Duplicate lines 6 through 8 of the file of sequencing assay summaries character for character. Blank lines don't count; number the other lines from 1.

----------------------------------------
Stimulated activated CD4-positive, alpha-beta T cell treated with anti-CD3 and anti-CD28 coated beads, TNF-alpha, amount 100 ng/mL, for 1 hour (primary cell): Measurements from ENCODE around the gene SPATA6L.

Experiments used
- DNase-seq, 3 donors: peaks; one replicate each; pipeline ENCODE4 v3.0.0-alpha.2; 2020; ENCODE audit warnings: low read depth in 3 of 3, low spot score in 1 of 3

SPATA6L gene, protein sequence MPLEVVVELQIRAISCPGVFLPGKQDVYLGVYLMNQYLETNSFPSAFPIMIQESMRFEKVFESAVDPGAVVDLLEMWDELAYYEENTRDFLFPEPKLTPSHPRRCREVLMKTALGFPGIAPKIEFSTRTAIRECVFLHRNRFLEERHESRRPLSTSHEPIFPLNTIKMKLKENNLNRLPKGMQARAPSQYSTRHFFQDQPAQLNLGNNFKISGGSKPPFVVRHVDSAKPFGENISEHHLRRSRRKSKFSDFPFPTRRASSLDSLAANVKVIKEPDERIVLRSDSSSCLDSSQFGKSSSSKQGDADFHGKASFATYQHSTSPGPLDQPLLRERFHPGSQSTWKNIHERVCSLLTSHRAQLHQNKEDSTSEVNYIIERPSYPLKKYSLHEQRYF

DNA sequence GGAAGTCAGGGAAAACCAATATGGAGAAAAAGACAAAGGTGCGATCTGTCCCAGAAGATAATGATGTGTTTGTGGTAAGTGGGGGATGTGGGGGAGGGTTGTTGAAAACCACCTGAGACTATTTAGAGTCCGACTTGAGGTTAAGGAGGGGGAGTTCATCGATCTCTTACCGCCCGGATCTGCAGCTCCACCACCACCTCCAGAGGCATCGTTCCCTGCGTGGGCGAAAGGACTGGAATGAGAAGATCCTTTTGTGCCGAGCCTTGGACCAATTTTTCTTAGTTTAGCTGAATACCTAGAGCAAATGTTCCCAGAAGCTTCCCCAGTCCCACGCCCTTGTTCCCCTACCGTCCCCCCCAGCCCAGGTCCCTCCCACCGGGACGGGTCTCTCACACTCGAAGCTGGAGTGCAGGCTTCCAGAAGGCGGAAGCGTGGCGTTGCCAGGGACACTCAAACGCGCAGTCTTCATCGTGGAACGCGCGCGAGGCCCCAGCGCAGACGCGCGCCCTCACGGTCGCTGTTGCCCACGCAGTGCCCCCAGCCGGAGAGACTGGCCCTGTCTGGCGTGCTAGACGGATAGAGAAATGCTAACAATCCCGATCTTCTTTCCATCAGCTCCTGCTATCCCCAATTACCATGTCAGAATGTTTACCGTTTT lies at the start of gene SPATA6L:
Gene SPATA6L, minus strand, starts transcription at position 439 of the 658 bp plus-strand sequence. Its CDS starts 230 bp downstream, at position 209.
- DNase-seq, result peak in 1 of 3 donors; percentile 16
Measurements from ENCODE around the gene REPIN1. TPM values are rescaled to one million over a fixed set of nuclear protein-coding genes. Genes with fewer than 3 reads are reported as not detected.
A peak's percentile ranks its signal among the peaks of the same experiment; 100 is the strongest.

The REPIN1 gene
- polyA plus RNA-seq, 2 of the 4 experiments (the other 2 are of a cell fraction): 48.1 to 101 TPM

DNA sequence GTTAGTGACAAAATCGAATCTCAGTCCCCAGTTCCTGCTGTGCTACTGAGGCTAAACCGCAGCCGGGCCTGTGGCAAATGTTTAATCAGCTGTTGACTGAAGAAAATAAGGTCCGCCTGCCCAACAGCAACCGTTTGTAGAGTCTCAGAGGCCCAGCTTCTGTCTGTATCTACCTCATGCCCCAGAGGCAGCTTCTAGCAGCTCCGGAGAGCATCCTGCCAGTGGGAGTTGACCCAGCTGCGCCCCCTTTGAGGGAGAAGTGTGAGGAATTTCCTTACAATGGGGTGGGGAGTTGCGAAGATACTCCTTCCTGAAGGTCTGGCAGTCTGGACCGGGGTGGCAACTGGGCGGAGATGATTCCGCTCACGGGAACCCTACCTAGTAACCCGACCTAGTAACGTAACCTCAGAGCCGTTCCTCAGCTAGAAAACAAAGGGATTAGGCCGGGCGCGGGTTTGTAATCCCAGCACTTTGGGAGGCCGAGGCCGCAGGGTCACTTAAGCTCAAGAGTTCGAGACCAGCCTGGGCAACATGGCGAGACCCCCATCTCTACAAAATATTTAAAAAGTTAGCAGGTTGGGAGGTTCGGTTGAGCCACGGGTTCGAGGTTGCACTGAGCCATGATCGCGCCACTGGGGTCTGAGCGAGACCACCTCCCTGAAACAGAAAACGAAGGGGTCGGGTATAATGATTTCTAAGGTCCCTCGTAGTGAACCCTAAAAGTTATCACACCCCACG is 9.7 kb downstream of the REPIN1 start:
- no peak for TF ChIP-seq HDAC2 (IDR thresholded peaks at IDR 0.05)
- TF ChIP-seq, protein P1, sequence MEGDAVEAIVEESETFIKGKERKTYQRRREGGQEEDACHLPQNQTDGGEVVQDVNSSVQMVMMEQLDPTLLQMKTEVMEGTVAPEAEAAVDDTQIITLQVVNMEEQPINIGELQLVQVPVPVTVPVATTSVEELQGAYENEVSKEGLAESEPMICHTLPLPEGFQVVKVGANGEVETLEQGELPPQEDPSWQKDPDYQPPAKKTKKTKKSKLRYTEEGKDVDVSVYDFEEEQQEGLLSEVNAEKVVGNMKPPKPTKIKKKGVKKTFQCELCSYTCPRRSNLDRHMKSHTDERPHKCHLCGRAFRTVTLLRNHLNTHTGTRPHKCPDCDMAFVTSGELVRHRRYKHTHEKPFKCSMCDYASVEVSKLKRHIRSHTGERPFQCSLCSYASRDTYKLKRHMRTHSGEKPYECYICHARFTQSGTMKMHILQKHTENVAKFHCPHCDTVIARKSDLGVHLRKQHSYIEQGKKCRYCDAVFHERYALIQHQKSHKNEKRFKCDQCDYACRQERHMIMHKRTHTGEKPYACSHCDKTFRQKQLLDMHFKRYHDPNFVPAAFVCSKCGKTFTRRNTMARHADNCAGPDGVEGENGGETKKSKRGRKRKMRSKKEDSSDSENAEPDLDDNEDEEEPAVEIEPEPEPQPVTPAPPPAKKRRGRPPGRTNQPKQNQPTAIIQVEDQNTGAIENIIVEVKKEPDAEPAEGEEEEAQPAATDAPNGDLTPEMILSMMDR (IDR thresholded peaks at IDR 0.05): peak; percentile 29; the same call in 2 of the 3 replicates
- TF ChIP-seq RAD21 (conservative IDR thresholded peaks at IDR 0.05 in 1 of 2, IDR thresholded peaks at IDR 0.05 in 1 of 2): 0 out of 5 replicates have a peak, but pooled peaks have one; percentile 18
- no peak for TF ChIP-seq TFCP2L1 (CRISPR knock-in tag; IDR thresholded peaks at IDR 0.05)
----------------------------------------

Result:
Gene SPATA6L, minus strand, starts transcription at position 439 of the 658 bp plus-strand sequence. Its CDS starts 230 bp downstream, at position 209.
- DNase-seq, result peak in 1 of 3 donors; percentile 16
Measurements from ENCODE around the gene REPIN1. TPM values are rescaled to one million over a fixed set of nuclear protein-coding genes. Genes with fewer than 3 reads are reported as not detected.